The Yukos Awards annulment surprised many. In the Final Award rendered on 18 July 2014, after 10 years of proceedings, the Arbitral Tribunal unanimously ruled that the Russian Federation had taken measures having an effect equivalent to nationalization or expropriation under the ECT and granted Claimants (Yukos Universal Limited, Hulley Enterprises Limited and Veteran Petroleum Limited) $50 billion in damages, $60 million in legal fees and $5.6 million in costs.
In our blog of 19/06/2015 (https://www.international-arbitration-attorney.com/overview-of-the-yukos-arbitration/), we mentioned that the Russian Federation sought the annulment of the Yukos Awards (three interim awards dated 30 November 2009 and three final awards dated 18 July 2014) before the Dutch Courts on several grounds, including the absence of a valid arbitration agreement. In its judgment of 20 April 2016, The Hague District Court annulled the awards for lack of jurisdiction.
The Hague District Court’s reasoning for granting the annulment of the Yukos Awards, in accordance with the Russian Federation’s interpretation of Article 45 ECT (which provides that each signatory agrees to apply the ETC provisionally pending its entry into force “to the extent that such provisional application is not inconsistent with its constitution, laws or regulations”), is that the wording of this Article requires an examination of whether each separate provision of the ECT is consistent with the 1993 Constitution and others laws or regulations of the Russian Federation. Therefore, according to the Court, the Russian Federation would only be bound by the provisions which are reconcilable with its laws.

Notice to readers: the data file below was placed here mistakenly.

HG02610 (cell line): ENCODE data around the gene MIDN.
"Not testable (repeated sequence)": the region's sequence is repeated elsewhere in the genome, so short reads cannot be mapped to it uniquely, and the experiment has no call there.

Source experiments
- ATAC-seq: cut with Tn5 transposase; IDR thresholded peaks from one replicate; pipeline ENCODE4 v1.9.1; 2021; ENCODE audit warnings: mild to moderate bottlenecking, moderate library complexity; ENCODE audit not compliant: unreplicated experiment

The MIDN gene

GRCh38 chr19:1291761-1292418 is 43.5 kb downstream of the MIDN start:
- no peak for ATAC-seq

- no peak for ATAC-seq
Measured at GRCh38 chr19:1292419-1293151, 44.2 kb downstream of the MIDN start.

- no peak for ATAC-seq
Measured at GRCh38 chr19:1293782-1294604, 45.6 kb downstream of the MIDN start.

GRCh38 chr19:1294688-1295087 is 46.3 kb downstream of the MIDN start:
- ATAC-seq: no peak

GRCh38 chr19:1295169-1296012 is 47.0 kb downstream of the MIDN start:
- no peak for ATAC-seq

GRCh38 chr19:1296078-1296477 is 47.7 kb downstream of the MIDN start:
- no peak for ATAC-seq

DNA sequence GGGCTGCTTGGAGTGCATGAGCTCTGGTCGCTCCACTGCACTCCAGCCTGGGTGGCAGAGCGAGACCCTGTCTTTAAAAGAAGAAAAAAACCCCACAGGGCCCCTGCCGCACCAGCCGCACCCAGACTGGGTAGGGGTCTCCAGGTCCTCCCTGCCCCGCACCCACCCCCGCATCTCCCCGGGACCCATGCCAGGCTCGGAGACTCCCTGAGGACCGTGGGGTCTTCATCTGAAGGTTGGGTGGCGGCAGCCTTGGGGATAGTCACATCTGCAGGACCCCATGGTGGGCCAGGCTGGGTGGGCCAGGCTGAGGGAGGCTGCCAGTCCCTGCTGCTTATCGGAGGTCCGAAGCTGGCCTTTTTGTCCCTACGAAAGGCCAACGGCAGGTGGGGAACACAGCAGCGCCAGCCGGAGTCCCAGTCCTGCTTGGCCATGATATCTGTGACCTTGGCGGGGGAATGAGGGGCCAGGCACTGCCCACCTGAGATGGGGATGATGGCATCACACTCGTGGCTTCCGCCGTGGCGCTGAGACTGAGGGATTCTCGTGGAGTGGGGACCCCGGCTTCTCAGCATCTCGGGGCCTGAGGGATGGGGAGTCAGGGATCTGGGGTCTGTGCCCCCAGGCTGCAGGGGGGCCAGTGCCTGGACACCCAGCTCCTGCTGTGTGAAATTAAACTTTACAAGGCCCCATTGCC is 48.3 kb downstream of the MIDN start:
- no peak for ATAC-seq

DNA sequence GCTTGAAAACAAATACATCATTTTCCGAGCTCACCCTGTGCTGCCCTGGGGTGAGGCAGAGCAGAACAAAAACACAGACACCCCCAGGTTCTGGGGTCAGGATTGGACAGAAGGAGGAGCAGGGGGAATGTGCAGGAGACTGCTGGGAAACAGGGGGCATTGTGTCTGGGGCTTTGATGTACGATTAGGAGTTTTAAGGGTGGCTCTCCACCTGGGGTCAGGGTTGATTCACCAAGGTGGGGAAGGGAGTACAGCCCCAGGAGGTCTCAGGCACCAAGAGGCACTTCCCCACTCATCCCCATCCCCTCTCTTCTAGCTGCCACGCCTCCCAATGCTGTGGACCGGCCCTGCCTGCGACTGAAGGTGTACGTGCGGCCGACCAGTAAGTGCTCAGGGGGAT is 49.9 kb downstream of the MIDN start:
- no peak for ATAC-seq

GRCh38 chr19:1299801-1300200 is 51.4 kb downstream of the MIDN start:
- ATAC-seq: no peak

The Hague District Court considered that the settlement of disputes between a foreign investor and a party to the ECT, under Article 26 ECT, is contrary to Russian law because the principle of separation of powers requires that the Parliament of the Russian Federation ratify the treaties that supplement or amend Russian law. Article 26 ECT could not be provisionally applied without the Duma and the Council of the Federation adopting a federal law to this effect.
Therefore, the Court granted the annulment of the Yukos Awards on the ground that the notice of arbitration served on the Russian Federation did not constitute a valid arbitration agreement and the Arbitral Tribunal should not have declared itself competent to hear the dispute.
In light of this finding, the Court considered unnecessary to rule on the other grounds raised before it seeking the Yukos Awards.
While this was indeed the most thorny legal issue concerning jurisdiction faced by Yukos’ shareholders, and the dispute is not over, this is a major setback after 10 years of legal proceedings.
The full text of the court’s reasoning may be found below.